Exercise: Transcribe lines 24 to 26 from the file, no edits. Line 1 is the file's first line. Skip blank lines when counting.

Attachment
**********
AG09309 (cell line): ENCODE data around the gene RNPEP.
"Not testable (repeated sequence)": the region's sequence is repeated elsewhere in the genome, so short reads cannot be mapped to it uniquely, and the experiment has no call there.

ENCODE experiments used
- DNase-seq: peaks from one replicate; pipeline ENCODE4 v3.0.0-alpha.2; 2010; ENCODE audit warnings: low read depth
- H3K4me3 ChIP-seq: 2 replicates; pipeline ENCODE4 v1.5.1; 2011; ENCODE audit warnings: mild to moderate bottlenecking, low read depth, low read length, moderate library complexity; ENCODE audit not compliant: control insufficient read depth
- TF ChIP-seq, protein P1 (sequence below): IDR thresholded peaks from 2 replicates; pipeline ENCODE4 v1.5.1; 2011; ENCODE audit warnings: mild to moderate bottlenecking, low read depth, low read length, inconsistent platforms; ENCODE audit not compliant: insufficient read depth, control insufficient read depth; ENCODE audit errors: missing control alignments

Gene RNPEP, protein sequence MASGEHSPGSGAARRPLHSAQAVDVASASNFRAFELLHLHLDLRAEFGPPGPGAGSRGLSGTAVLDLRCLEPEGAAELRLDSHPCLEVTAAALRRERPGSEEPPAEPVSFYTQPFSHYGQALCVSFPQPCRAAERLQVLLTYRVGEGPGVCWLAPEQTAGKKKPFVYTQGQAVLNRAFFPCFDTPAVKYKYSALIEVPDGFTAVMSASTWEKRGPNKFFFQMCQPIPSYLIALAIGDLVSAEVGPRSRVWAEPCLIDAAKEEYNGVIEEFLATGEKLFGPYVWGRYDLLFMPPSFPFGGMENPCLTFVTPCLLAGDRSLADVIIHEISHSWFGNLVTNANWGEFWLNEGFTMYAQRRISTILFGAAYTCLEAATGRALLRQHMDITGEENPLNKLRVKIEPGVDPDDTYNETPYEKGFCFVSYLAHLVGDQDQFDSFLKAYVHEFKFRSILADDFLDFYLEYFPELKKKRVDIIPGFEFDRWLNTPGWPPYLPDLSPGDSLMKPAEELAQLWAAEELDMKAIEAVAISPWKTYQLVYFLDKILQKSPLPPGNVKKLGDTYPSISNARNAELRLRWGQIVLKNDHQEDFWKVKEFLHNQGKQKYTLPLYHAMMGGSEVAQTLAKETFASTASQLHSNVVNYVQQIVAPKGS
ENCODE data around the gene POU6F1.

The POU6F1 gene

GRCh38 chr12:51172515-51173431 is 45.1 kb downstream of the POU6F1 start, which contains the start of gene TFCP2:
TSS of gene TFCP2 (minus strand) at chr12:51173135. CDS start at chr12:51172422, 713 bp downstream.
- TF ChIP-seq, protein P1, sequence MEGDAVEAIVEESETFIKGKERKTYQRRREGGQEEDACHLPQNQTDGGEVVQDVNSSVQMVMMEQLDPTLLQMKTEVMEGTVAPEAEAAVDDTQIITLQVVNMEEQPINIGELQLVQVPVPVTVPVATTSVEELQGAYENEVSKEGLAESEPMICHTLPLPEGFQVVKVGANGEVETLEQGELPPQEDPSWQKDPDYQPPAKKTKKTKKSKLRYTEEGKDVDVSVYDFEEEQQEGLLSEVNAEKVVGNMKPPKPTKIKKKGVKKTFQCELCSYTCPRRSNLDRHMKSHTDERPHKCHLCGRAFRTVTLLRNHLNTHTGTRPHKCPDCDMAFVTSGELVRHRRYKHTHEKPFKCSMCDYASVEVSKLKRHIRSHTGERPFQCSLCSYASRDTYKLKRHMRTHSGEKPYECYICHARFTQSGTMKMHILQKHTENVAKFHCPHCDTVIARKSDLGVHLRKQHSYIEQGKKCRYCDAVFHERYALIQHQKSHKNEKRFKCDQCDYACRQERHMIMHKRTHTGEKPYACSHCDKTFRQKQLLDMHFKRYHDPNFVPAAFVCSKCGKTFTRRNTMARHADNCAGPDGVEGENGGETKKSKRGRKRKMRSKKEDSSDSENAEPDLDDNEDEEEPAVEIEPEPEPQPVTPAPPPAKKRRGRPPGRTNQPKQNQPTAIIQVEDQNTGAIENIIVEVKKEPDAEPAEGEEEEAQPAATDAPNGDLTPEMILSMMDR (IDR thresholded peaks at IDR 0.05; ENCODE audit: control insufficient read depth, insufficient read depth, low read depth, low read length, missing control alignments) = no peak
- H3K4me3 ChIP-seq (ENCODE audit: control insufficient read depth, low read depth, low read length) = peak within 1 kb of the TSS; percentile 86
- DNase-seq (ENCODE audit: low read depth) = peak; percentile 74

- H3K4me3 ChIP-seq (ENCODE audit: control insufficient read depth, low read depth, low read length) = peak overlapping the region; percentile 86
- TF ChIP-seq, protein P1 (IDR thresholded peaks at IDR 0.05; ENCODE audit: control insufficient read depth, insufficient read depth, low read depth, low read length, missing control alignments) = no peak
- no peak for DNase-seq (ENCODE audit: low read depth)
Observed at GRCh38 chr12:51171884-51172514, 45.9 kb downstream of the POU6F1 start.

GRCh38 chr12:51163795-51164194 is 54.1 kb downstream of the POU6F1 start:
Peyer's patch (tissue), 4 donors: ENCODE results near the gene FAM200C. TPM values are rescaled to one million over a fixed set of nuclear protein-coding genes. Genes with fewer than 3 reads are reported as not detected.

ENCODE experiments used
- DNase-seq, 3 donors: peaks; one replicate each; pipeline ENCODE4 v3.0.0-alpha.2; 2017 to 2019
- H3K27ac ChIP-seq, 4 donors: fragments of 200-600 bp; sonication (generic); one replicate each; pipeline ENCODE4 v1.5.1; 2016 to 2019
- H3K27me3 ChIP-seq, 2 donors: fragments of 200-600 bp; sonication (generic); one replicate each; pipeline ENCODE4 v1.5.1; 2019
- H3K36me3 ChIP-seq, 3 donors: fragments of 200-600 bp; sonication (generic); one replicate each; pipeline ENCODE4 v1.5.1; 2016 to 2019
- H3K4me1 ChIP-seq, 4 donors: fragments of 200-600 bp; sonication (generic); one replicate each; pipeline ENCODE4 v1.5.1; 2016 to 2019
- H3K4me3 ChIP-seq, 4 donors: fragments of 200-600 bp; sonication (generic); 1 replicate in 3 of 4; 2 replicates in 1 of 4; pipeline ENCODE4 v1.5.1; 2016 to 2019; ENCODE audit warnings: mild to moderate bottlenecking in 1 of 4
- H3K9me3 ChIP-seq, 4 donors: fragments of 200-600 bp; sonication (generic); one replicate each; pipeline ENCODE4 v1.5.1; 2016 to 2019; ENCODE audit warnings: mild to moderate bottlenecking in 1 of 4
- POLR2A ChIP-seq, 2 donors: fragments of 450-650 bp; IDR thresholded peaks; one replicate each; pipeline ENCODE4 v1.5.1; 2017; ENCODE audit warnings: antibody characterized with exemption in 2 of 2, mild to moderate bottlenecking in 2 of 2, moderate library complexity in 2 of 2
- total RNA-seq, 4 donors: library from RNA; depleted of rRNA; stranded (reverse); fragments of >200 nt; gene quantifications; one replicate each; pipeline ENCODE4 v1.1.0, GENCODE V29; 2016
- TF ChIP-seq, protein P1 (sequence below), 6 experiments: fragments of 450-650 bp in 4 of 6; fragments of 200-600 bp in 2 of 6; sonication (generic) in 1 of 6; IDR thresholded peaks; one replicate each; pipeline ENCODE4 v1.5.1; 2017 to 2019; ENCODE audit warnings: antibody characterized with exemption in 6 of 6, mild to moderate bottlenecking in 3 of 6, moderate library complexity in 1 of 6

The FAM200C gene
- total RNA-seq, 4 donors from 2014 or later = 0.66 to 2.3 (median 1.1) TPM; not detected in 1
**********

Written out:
- H3K27me3 ChIP-seq, 2 donors: fragments of 200-600 bp; sonication (generic); one replicate each; pipeline ENCODE4 v1.5.1; 2019
- H3K36me3 ChIP-seq, 3 donors: fragments of 200-600 bp; sonication (generic); one replicate each; pipeline ENCODE4 v1.5.1; 2016 to 2019
- H3K4me1 ChIP-seq, 4 donors: fragments of 200-600 bp; sonication (generic); one replicate each; pipeline ENCODE4 v1.5.1; 2016 to 2019